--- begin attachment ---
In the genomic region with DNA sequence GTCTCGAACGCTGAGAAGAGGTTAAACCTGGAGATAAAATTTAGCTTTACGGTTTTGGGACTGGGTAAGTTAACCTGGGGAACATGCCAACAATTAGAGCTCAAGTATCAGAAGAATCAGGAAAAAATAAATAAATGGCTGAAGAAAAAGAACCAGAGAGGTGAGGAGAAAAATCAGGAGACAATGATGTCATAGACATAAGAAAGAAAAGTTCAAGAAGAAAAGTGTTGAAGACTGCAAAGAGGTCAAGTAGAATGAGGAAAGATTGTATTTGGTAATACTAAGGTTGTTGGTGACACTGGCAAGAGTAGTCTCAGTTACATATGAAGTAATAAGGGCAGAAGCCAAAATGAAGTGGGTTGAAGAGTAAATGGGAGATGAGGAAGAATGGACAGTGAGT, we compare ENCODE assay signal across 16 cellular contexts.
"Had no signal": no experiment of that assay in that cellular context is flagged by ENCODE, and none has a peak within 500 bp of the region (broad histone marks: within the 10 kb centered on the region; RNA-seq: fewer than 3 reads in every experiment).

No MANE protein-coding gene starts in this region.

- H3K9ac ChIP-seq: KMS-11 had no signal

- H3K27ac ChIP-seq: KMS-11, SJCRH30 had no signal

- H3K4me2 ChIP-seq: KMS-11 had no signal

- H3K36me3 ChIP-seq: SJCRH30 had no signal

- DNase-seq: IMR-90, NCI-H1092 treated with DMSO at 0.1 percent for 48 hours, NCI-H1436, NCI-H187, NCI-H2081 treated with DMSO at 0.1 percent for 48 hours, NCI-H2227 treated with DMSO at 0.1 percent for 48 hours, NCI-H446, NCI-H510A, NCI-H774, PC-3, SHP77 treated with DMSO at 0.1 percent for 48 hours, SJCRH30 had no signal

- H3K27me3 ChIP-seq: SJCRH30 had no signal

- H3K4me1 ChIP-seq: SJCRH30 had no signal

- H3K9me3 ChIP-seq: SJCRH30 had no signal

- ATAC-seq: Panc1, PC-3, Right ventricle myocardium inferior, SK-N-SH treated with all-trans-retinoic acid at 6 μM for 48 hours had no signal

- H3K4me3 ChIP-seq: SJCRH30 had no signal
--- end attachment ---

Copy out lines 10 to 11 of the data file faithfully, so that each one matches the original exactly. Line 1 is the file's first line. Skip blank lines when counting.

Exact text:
- H3K4me1 ChIP-seq: SJCRH30 had no signal

- H3K9me3 ChIP-seq: SJCRH30 had no signal